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Wayne Cowan (born November 29, 1949) is an Americanmarker professional wrestler, better known by his ring name, Dutch Mantel. He currently is semi-retired but still makes occasional wrestling appearances. His main role was with Total Nonstop Action Wrestling as a writer behind the scenes. He is also a Vietnam War veteran.

Career

Cowan debuted in 1973 as "Dutch Mantel," but it wasn't until 1980 that he added the descriptive "Dirty" to his wrestling nom de guerre. He wrestled for various Southern promotions, and achieved considerable success in the National Wrestling Alliance.

Mantel was instrumental in the careers of several huge wrestling stars of the nineties, including the Blade Runners, who later went on to achieve notoriety as Sting and the Ultimate Warrior. The Undertaker and Kane both were early recipients of Mantel's astute wrestling knowledge, which served them well in their careers. Mantel also is credited with giving Steve Austin his stage surname, since Austin's real name at the time was Steve Williams (which was currently in use in wrestling by "Dr. Death" Steve Williams). Mantell originally considered giving Austin the stage names of either "Stevie Rage", "William Stevenson III" or "Dom Passantino". At the time, he was a booker for Jerry Jarrett's Memphis territory.

Mantel formed several tag teams throughout his career, including The Kansas Jayhawks (with Bobby Jaggers), and The Desperados, which lasted only two months. Mantel achieved his greatest notoriety in 1979 when he and then-partner, Cowboy Frankie Lane, as Los Vaqueros Locos, sold out the 16,000-seat Hiram Bithorn Stadiummarker in San Juan, Puerto Ricomarker for an unprecedented nine weeks in a row, a record that still stands. They had a unique gimmick, where they put US$1,000 on stake (all on US$1 and 50 cents coins) to the team that defeat them.

Mantel's other notable achievement was in 1982 when he and Jerry "the King" Lawler faced off in a good guy vs. good guy series. Fans were torn between these two stalwarts of the Memphis ring wars. Mantell achieved what no other opponent could do in when Lawler was a good guy and that was to get a clear cut win over the King. Later that year after Lawler lost a loser leave town match against Bill "Superstar" Dundee, Lawler and Mantell finally mended their ways long enough to face Dundee and Buddy Landel in a Falls Don't Count in Memphis' Mid South Coliseum in front of a sold out red hot Memphis crowd. The match went a record 26 falls taking an hour and 15 minutes to accomphish. Match saw Dutch Mantell taking the pin fall over Landel.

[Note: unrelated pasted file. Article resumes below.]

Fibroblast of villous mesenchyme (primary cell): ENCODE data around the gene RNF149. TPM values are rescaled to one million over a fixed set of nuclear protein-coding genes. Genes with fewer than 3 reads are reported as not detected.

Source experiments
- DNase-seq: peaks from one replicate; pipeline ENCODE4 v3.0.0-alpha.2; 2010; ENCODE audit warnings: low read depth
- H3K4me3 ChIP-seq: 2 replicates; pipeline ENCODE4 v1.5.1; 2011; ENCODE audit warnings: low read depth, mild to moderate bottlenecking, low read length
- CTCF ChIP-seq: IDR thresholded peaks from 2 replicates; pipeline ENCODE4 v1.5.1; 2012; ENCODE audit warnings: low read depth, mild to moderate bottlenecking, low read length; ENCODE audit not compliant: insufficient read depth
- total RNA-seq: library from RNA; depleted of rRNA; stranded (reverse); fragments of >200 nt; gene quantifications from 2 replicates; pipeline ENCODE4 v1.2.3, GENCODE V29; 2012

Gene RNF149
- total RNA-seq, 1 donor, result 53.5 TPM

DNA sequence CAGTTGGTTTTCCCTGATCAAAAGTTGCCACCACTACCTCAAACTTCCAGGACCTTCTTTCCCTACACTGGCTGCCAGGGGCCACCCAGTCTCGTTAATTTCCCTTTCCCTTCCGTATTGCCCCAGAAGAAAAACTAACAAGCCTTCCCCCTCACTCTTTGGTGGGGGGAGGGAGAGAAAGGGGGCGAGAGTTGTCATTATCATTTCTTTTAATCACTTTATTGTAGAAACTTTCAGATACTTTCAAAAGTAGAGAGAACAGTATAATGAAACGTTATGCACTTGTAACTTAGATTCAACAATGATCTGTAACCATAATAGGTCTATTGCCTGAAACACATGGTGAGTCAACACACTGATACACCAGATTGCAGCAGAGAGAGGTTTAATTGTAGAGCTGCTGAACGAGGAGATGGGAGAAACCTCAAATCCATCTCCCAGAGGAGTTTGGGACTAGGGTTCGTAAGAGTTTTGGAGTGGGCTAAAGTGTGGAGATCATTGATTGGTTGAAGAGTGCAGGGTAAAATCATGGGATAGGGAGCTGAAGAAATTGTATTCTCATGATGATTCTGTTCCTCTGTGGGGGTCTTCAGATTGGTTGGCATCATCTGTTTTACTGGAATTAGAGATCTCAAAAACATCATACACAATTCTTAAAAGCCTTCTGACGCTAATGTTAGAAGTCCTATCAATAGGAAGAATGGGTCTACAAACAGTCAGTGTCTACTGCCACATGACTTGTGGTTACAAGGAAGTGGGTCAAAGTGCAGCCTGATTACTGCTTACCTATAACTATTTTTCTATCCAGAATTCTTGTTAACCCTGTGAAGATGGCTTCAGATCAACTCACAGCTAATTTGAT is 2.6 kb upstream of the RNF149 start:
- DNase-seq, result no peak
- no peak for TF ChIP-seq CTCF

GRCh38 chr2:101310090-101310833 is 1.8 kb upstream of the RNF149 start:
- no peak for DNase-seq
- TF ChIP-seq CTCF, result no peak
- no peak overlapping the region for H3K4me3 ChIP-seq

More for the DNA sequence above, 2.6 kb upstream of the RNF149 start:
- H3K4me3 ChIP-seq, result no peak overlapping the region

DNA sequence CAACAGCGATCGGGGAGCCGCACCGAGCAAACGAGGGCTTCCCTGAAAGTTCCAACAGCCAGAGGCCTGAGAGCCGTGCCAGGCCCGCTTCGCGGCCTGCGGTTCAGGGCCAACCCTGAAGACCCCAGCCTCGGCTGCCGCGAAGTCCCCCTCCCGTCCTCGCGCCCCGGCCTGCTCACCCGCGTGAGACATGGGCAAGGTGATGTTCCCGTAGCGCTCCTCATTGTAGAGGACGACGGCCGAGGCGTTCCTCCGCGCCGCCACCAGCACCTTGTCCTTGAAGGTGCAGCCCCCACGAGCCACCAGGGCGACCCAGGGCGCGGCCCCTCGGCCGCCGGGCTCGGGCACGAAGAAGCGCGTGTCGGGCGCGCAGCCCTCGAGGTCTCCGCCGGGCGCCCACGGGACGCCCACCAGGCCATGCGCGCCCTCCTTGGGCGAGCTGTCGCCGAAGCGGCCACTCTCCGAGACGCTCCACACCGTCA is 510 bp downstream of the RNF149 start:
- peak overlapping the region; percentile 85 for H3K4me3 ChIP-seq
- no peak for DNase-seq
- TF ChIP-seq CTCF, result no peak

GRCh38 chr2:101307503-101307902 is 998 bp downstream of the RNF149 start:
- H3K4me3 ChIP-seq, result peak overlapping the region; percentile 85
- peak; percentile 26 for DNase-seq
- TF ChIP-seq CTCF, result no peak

When Jim Cornette's independent wrestling promotion Smoky Mountain Wrestling opened in 1991, Mantel, joined by Bob Caudle, served as the original color commentator for the television broadcasts, and would give something of a heel perspective. He also hosted a weekly talk segment called "Down and Dirty With Dutch," where he would interview the stars of SMW. He remained with Smoky Mountain until around 1994.

In 1990, he worked for World Championship Wrestling (WCW) as a commentator on WCW Worldwide alongside Tony Schiavone and in 1991, WCW created a stable known as "the Desperados" consisting of Dutch Mantell, Black Bart, and Deadeye Dick. The Desperados were packaged with the gimmick of being three bumbling cowboys looking to meet up with Stan Hansen to go to WCW and become a team. Over the course of a few months, they were promoted through a series of vignettes by which they would be beaten up in saloons, searching ghost towns, and riding horses. Hansen reportedly wanted no part of the storyline and left for Japanmarker, never to return to wrestle in North America. Without Hansen, the group were pushed into service as jobbers and were dissolved as a stable before the end of the year.

In the 1990s, Mantel appeared in the World Wrestling Federation as "Uncle Zeb." He was the manager of The Blu Brothers and, later, Justin "Hawk" Bradshaw. Mantel later joined the Puerto Rican International Wrestling Association as a creative consultant, which included writing/producing and booking four hours of original TV programming per week. Mantel remained there until September 22, 2003. Mantel set a record while in Puerto Rico, in the number of hours that a single writer produced a TV wrestling show as he was responsible for four hours a week, 52 weeks a year, for a total of 208 hours a year for five years straight. His ratings also set records as his shows regularly ranged in the 12 to 15 range, with his highest being an 18.1, with a 55 share of the TV viewing audience while working for WWC in 2000. Mantel was awarded the 2002 Wrestling Observer Newsletter award of Booker of the Year for his dual achievements of drawing huge crowds to IWA big stadium shows (12 to 15 thousand fans) and for his ratings successes on Puerto Rican TV, which equaled prime time numbers, even though the show aired on weekend afternoons.

Since 2003, Mantel has worked behind the scenes as a writer/producer/agent for TNA Total Nonstop Action Wrestling, most recently as a full time member of the booking team, which includes Vince Russo and Jeff Jarrett. Mantel is most recently noted for the creation of the TNA women's divisions, the TNA Knockouts, who have reinvigorated interest in women's wrestling in the United States . Mantel is given credit for bringing Awesome Kong to TNA at Bound for Glory 2007, and also inventing Kong's handler/manageress, Raisha Saeed.As of July 31, 2009 Mantel was released from TNA.He is now once again working as a writer for the IWA in Puerto Rico

In wrestling





Championships and accomplishments



Notes

References



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